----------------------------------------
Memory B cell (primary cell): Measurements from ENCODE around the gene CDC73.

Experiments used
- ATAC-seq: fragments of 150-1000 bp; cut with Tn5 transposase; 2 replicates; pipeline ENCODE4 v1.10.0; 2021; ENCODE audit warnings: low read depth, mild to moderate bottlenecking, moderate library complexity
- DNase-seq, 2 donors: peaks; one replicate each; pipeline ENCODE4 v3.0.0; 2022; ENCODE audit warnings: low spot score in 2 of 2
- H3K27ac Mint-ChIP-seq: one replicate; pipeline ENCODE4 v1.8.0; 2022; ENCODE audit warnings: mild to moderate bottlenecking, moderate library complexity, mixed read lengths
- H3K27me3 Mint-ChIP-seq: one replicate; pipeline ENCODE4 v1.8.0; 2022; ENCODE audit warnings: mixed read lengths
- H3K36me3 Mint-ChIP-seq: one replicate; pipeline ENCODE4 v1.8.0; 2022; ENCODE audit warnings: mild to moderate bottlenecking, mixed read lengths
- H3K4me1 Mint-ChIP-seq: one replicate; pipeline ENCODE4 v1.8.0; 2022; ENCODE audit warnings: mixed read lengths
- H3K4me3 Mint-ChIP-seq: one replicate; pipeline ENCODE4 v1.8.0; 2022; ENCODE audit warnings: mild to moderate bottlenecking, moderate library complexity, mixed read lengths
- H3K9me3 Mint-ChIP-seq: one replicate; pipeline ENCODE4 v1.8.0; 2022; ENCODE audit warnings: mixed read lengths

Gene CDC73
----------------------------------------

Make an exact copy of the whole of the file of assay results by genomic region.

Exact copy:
Memory B cell (primary cell): Measurements from ENCODE around the gene CDC73.

Experiments used
- ATAC-seq: fragments of 150-1000 bp; cut with Tn5 transposase; 2 replicates; pipeline ENCODE4 v1.10.0; 2021; ENCODE audit warnings: low read depth, mild to moderate bottlenecking, moderate library complexity
- DNase-seq, 2 donors: peaks; one replicate each; pipeline ENCODE4 v3.0.0; 2022; ENCODE audit warnings: low spot score in 2 of 2
- H3K27ac Mint-ChIP-seq: one replicate; pipeline ENCODE4 v1.8.0; 2022; ENCODE audit warnings: mild to moderate bottlenecking, moderate library complexity, mixed read lengths
- H3K27me3 Mint-ChIP-seq: one replicate; pipeline ENCODE4 v1.8.0; 2022; ENCODE audit warnings: mixed read lengths
- H3K36me3 Mint-ChIP-seq: one replicate; pipeline ENCODE4 v1.8.0; 2022; ENCODE audit warnings: mild to moderate bottlenecking, mixed read lengths
- H3K4me1 Mint-ChIP-seq: one replicate; pipeline ENCODE4 v1.8.0; 2022; ENCODE audit warnings: mixed read lengths
- H3K4me3 Mint-ChIP-seq: one replicate; pipeline ENCODE4 v1.8.0; 2022; ENCODE audit warnings: mild to moderate bottlenecking, moderate library complexity, mixed read lengths
- H3K9me3 Mint-ChIP-seq: one replicate; pipeline ENCODE4 v1.8.0; 2022; ENCODE audit warnings: mixed read lengths

Gene CDC73